Job ad for student visa stirs debate
Recruiting of Optional Practical Training workers directly for tech jobs is controversial because they are not paid prevailing wages
Computerworld - Monday marked the start of the 2013 federal fiscal year, and with it the release of a new batch of H-1B visas.
The 85,000 H-1B visa cap, including the 20,000 visas that are set aside for advanced degree graduates with STEM (Science, Technology, Engineering and Math) degrees, was exhausted in less than two months this year. And some STEM students, who were unable to get an H-1B visa, may use the Optional Practical Training (OPT) program as a lifeline to the work visa.
The OPT program can function as internship vehicle, a chance to gain experience in the U.S. before returning home, as well as a bridge to an H-1B visa once more visas are available this time next year.
Unlike a work visa, employers are not obligated to pay OPT workers prevailing wages protections. Some employers are recruiting OPT workers directly, and this helps to make it controversial.
The OPT program was limited to 12 months until 2008. Congress, deadlocked over immigration reform, was not raising the H-1B cap, so the Bush administration expanded the OPT program from 12 months to 29 months for STEM graduates. The Obama administration has kept this extension in place and has even expanded the number of eligible degrees.
The OPT extension was challenged in federal court by a consortium of groups, which argued that it depressed wages and cost U.S. workers job opportunities.
John Miano, the founder of the Programmers Guild, is one of the plaintiffs and an attorney on the case. He continues to argue that OPT program is a problem for U.S. workers.
Miano, in a post he wrote recently for the Center for Immigration Studies, cited an IBM India job ad on Monster.com for a full-time software engineer with one to two years of experience and a master's degree.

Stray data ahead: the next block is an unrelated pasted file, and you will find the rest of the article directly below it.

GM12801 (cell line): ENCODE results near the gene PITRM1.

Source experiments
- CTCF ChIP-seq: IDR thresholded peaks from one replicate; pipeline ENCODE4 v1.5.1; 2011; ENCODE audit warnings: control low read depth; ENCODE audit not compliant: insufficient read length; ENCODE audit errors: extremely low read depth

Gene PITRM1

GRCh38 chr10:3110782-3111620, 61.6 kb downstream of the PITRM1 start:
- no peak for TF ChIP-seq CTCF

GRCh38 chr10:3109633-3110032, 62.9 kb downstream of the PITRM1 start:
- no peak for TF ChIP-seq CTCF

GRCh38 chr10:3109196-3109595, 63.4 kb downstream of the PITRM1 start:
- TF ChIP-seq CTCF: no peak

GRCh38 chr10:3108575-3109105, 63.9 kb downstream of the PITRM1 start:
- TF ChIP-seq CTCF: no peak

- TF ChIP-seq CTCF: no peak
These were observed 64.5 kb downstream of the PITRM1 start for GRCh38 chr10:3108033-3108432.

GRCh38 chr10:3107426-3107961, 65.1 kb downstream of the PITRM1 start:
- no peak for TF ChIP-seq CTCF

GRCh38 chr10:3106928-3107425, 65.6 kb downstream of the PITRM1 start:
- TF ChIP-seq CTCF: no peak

The advertisement, which is no longer posted, sought someone with an OPT work permit, someone who could is "authorized to work both in India and in the U.S. on Optional Practical Training." The advertisement was part of a program, called GBS LEAD (Leadership, Excellence, and Accelerated Development) Program "to develop technical leaders to work for clients around the world."
But from Miano's perspective, the job ad was saying this: "You have to be a foreign worker from India to apply for this job in the United States."
Douglas Shelton, a spokesman for IBM, disputed the claim "that these are U.S. based jobs 'taken' by foreign workers," he said. "They're not."
He said that the contact information, including the telephone number, is from IBM India. "This is not a U.S.-based job," said Shelton. "IBM provides 'fast track' training in the U.S. and these grads then go to work in India."
- Court case offers a peek at how H-1B-fueled discrimination works
- Obama has big options for green card, H-1B reform without Congress
- An H-1B whistleblower tries again for justice
- If immigration reform is dead, so is raising the H-1B cap
- Many comments on new H-1B rule, but few are 'unique'
- Readers rant about IT worker who trained H1-B replacement
- Cantor, a reliable 'yes' vote for raising the H-1B visa cap, is unseated
- This IT worker had to train an H-1B replacement
- An H-1B cap hike would mean a grim future for workers
- Frustration, anger over new H-1B rule finds voice on U.S. site
- SIP Migration: Addressing CIOs' Concerns Recent data from IDG Research shows that many IT executives are counting on SIP to help them meet employee efficiency and customer experience...
- SBIC: Transforming Information Security This report combines perspectives on technologies with experience in strategy to help security teams navigate complex decisions regarding technology deployments while maximizing investments.
- InfoTech: Cloud File Sharing Organizations are increasingly turning to cloud file sharing solutions to meet end-user's needs for a lightweight and effective collaboration tool. In this report,...
- Rethinking Backup and Recovery As enterprises continue to transform their data centers, and virtualization plays an increasing role in their IT infrastructures, the way data is backed...
- Top 4 Digital Signage Fails Join RMG Networks for a look at four of the most common reasons digital signage fails in corporate businesses. Learn about strategies to...
- Mastering the Art of Mobile Content Management Mobile device usage in the enterprise has skyrocketed in recent years, and it continues to escalate. All Education/Training White Papers | Webcasts